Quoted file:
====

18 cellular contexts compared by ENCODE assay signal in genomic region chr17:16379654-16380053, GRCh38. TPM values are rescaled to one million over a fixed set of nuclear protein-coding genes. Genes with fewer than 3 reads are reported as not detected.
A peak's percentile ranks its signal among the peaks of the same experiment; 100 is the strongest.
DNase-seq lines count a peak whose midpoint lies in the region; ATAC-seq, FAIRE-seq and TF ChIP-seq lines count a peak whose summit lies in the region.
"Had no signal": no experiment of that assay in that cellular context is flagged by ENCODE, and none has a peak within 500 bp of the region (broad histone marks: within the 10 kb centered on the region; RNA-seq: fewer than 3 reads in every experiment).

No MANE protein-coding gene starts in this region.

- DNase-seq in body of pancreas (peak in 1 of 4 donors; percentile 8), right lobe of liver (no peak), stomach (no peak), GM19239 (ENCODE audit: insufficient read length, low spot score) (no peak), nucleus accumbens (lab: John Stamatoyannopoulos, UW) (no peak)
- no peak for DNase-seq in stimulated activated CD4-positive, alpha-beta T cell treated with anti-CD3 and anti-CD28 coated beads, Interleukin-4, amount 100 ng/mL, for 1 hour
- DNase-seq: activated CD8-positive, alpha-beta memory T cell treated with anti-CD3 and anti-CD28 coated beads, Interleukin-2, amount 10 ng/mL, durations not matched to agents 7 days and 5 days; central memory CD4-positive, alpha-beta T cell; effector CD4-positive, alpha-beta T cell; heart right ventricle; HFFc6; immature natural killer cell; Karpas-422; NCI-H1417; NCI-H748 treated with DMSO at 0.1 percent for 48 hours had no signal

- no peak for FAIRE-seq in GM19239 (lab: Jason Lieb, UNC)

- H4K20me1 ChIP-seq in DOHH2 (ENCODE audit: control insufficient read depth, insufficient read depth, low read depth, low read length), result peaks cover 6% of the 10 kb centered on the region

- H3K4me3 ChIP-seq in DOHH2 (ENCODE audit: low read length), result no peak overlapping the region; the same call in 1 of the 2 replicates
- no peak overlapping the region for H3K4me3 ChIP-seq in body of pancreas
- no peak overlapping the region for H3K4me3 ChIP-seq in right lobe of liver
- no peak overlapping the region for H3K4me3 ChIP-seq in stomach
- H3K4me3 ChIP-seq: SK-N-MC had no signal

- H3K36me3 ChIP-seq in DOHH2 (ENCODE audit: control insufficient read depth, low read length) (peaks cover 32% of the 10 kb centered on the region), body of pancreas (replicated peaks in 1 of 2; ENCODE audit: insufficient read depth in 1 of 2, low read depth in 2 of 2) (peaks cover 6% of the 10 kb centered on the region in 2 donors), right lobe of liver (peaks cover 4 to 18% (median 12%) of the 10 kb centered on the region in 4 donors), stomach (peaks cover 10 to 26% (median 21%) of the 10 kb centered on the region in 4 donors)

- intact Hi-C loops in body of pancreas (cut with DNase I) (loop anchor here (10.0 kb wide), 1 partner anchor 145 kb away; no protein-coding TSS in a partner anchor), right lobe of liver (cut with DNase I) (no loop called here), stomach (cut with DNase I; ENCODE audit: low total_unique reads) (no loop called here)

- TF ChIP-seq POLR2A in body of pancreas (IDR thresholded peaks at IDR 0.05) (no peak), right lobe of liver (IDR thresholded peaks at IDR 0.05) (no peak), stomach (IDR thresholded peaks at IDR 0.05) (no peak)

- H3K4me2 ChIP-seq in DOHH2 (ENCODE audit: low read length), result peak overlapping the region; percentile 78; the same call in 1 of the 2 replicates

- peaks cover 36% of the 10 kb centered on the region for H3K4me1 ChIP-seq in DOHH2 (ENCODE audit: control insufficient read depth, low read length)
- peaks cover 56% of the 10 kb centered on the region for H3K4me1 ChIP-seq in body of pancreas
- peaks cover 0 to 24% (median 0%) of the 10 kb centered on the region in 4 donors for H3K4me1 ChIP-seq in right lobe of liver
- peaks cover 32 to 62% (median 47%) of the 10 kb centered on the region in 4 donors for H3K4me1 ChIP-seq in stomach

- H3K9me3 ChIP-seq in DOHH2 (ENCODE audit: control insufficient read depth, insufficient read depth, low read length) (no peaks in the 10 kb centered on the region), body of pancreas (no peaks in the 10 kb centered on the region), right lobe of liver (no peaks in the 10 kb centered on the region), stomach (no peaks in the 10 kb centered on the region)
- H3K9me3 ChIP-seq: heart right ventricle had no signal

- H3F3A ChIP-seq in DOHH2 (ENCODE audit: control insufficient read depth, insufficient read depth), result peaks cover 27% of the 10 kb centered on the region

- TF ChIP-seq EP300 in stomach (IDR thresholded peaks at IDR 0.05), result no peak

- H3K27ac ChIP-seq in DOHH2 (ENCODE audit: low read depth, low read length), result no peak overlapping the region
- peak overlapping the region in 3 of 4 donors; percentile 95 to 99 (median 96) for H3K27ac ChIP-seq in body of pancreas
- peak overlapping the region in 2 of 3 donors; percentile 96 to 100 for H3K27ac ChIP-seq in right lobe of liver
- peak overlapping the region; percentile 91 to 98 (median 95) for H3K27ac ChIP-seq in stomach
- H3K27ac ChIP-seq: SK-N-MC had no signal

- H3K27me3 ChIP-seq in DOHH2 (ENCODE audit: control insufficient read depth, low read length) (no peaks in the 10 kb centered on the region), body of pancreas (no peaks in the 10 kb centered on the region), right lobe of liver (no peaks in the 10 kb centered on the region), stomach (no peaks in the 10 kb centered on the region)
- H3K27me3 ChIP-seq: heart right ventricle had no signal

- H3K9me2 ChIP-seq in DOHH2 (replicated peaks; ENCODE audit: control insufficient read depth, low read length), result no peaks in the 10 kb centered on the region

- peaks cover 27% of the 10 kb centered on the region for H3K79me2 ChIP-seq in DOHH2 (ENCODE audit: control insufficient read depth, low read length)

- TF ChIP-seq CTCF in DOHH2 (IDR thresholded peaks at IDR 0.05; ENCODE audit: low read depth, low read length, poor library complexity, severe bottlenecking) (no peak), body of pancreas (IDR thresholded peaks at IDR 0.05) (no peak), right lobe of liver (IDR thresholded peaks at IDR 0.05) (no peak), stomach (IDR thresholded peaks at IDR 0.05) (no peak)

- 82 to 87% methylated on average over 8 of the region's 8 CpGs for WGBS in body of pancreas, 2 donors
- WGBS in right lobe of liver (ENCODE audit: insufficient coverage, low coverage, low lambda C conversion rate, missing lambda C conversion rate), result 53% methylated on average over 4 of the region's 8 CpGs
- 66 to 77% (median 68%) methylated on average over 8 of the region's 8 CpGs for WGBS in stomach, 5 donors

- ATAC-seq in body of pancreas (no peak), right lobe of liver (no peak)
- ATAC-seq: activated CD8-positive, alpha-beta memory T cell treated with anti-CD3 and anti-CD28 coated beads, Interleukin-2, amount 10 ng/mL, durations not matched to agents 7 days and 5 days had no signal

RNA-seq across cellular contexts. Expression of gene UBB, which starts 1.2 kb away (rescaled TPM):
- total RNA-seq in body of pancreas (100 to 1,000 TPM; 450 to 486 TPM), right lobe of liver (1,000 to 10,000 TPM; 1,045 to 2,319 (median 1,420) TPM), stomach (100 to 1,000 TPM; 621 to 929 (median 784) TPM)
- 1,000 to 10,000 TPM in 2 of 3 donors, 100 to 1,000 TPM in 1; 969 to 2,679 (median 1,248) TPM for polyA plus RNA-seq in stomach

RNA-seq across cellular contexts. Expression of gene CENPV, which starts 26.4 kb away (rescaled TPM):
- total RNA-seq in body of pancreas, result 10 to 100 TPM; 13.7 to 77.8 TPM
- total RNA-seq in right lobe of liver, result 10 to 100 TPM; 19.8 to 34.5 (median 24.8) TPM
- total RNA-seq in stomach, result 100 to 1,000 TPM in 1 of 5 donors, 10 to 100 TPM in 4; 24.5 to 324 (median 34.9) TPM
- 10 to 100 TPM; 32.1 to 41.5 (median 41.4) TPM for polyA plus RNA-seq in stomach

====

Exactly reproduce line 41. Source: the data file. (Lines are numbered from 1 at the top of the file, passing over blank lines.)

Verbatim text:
- ATAC-seq in body of pancreas (no peak), right lobe of liver (no peak)